The makers of statins may want to ramp up production as new guidelines by the American College of Cardiology and the American Heart Association promote the effectiveness of these drugs in managing high cholesterol. The guidelines urge doctors to treat high cholesterol based on several risk factors that affect a patient's risk of developing cardiovascular disease, or CVD. This is a shift from the traditional focus of lowering a patient's LDL and non-HDL cholesterol to a target number. The ultimate goal is to reduce the number of people at risk for (or death from) CVD. According to the data reviewed, statins provide the greatest risk-benefit ratio of all lipid-lowering therapies available.
Most of us are aware of the dangers of having high cholesterol, which increases the risk of developing heart disease, the leading cause of death in the U.S. American adults with high LDL cholesterol, also known as "bad" cholesterol, totals 71 million, or 33.5% of the population. To make matters worse less than 50% of adults with high LDL cholesterol get treatment. In addition to lifestyle changes, statins can help lower blood cholesterol by blocking the action of a chemical in the liver that is necessary for making cholesterol.
The guidelines mention four types of patients that can benefit most from statin therapy; click here for the AHA website and more information on these specific patient types. The panel promoting the use of statins, after reviewing other cholesterol-lowering therapies, arrived at the conclusion that these drugs provide the most benefit along with the lowest number of safety issues. If prescriptions for statin drugs begin to rise, the following companies could see their revenues positively affected.
Guidelines could increase the use of generic statin therapies
Many statins are currently available in generic formulations. Companies like Mylan Labs (NASDAQ:MYL) and Teva Pharmaceutical (NYSE:TEVA) manufacture generic versions of the statins Lescol and Zocor. Mylan's North American generic business has been hurting this year, accounting for the majority of the company's 70% drop in new product revenues. However, the generics segment did grow outside North America, and Mylan also saw double-digit growth in their specialty drugs. While generic drugs do have lower profit margins in comparison to their branded counterparts, a rise in statin prescriptions could provide an incremental boost to the company's current sales of $27.9 million of generic Lescol.
Mylan's third-quarter adjusted gross profit was $2.53 billion, and adjusted gross margins were 50%, virtually unchanged from the prior period. Adjusted gross margins grew due to an increase in new product sales and were offset by unfavorable pricing of generic products in all regions. If sales of its statin drugs increase, this could offset the negative impact of falling prices in the generic segment.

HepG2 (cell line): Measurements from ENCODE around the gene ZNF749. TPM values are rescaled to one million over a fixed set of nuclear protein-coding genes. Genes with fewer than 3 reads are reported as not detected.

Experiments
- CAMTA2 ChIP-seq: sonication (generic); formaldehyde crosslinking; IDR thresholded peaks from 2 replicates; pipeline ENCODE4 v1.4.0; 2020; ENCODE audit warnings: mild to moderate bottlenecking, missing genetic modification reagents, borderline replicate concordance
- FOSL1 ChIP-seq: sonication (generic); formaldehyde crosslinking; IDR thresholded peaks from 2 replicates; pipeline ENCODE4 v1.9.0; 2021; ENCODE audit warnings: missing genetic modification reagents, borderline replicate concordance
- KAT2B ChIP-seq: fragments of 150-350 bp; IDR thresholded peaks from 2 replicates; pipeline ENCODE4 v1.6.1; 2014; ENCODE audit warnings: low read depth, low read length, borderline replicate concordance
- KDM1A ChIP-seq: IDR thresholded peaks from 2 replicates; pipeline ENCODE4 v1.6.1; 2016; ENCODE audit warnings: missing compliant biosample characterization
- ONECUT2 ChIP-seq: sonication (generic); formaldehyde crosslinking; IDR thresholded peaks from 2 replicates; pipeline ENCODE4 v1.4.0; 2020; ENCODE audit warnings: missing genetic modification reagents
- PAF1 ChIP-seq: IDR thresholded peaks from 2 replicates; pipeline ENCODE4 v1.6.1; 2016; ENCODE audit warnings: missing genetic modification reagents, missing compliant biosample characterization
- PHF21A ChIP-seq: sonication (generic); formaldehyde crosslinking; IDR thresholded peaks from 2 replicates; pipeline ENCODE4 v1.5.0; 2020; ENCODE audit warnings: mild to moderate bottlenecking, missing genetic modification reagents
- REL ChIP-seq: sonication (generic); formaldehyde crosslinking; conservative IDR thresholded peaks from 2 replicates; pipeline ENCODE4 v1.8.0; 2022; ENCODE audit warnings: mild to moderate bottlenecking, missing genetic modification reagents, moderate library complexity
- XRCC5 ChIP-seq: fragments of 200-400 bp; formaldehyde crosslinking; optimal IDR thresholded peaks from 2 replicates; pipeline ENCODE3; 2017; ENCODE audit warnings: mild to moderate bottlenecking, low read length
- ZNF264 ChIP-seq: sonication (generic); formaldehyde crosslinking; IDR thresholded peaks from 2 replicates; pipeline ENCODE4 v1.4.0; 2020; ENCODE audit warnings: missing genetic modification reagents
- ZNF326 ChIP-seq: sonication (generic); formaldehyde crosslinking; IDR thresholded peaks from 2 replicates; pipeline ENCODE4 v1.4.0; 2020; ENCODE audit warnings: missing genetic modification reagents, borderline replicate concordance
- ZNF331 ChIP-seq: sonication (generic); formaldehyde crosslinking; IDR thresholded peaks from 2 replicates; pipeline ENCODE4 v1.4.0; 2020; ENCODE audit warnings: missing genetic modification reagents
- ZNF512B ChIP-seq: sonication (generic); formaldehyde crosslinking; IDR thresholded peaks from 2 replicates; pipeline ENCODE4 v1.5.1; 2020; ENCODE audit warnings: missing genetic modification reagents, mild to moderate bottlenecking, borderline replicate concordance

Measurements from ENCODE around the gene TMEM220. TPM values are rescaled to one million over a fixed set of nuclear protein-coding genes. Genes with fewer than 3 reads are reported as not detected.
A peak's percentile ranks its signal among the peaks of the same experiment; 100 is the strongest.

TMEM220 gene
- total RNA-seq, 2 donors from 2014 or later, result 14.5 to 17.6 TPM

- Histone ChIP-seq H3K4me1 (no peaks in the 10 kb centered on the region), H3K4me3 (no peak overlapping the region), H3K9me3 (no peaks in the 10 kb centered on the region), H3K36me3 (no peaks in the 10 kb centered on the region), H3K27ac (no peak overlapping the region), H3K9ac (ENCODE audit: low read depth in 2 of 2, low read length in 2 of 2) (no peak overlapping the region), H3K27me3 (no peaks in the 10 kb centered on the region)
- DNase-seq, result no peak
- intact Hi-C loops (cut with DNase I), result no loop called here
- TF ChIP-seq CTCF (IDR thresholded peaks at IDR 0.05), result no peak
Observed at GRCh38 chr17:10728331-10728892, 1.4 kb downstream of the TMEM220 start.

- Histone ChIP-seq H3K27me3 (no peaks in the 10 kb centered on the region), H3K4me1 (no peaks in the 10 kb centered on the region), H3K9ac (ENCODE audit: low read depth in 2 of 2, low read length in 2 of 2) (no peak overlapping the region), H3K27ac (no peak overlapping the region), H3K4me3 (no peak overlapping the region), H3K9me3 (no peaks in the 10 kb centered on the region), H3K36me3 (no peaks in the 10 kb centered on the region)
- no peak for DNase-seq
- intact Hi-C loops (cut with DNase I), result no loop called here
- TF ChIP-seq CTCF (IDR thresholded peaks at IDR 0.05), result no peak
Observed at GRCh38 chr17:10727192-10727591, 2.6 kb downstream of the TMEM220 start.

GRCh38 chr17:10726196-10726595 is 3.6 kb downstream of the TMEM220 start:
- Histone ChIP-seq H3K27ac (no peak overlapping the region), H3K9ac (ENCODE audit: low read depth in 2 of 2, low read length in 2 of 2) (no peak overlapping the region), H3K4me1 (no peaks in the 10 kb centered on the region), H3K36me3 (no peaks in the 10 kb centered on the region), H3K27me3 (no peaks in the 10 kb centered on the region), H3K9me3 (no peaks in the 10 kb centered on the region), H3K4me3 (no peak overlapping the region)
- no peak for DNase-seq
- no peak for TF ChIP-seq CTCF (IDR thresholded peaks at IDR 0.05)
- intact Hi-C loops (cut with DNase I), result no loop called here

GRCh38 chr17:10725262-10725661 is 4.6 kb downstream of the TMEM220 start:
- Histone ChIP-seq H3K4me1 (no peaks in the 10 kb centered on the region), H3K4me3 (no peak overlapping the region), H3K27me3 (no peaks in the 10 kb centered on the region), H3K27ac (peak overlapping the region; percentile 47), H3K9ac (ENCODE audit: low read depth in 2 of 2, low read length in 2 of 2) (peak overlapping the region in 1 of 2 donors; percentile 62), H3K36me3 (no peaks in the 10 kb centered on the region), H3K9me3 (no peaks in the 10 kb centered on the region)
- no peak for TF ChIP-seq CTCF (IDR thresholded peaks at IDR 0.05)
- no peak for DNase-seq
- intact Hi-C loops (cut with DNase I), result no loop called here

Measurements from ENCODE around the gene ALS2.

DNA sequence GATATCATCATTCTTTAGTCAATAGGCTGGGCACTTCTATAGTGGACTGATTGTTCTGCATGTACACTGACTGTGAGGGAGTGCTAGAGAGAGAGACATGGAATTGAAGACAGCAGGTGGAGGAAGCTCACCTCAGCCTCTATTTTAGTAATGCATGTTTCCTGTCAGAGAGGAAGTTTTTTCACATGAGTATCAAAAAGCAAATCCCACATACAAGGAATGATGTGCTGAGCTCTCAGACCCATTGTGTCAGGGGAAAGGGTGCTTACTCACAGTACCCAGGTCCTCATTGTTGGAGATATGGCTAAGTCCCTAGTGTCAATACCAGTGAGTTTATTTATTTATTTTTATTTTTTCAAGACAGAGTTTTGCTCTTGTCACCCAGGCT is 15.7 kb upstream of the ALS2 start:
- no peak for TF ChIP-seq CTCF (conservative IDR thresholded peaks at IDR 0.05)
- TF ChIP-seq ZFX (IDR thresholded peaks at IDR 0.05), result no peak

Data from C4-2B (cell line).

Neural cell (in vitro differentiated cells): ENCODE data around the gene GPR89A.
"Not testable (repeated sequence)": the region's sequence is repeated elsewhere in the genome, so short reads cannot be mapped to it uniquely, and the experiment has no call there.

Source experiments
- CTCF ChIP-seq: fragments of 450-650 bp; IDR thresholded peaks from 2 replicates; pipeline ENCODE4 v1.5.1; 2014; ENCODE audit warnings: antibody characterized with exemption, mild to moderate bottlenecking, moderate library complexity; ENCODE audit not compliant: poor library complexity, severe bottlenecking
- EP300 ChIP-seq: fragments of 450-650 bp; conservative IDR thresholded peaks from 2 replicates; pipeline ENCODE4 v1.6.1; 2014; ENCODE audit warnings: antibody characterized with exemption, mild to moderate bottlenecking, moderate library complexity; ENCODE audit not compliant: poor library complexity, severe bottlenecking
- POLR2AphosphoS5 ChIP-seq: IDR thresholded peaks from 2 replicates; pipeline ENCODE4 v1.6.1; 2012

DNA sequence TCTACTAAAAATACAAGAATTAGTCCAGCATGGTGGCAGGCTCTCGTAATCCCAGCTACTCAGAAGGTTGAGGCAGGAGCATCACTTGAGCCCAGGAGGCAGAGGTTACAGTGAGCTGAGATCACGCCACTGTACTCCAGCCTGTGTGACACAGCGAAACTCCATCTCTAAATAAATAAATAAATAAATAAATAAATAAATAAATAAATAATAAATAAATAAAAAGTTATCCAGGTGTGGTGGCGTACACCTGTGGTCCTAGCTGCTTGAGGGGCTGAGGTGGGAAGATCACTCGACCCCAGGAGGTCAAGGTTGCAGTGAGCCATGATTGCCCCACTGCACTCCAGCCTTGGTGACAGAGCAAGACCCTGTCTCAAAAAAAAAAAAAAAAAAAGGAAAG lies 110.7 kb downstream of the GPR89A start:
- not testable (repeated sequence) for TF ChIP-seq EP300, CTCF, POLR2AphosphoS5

Teva finds success with new generic drugs
In Teva's latest third quarter, the company had six successful generic product launches in the U.S. alone. Teva's net revenues for the quarter were $5.1 billion, up 2% from 2012. Non-GAAP EPS was $1.27 and GAAP diluted EPS was $0.84. The increase was attributed to higher U.S. sales of generic medicines and higher revenues in their global specialty and OTC segments.
The U.S. market accounted for 54% of total revenues. The company predicts that its generic business will be able to sustain its profitable growth over the long term. Teva's latest sales figures of generic Zocor are $1.64 billion, a number that could also increase with the new guidelines. Full-year 2013 net revenues are expected to range between $19.7 billion and $20.3 billion.
Brand name Crestor a top seller for AstraZeneca
A popular statin whose patent is active until 2016 is Crestor, manufactured by AstraZeneca (NYSE:AZN). Crestor's 2012 worldwide sales grew 3% to $8.3 million and was the most prescribed brand name statin, according to a report from IMS Health. However, once a drug's patent expires, revenues take a substantial hit.
AstraZeneca's third-quarter decline of nearly $350 million in revenues was in part due to loss of exclusivity. Regional revenue performance in the third quarter also suffered, as both U.S. and European revenue dropped 8% and 4%. However, the Japanese market showed strong performance, with Crestor and Symbicort showing a combined, year-to-date increase of 63.8% in volume market share. The company expects a single digit decline in fiscal 2013 revenue.
My Foolish conclusion
Over the last five years, U.S. prescriptions for statins have grown 20% to 265 million a year. The market for statins alone is worth $10 billion in the U.S. and $29 billion worldwide. If these new guidelines are followed and statin prescriptions increase, investors could see higher sales of the statin therapies sold by these pharmaceutical companies.
Eileen Rojas has no position in any stocks mentioned. The Motley Fool recommends Teva Pharmaceutical Industries. Try any of our Foolish newsletter services free for 30 days. We Fools may not all hold the same opinions, but we all believe that considering a diverse range of insights makes us better investors. The Motley Fool has a disclosure policy.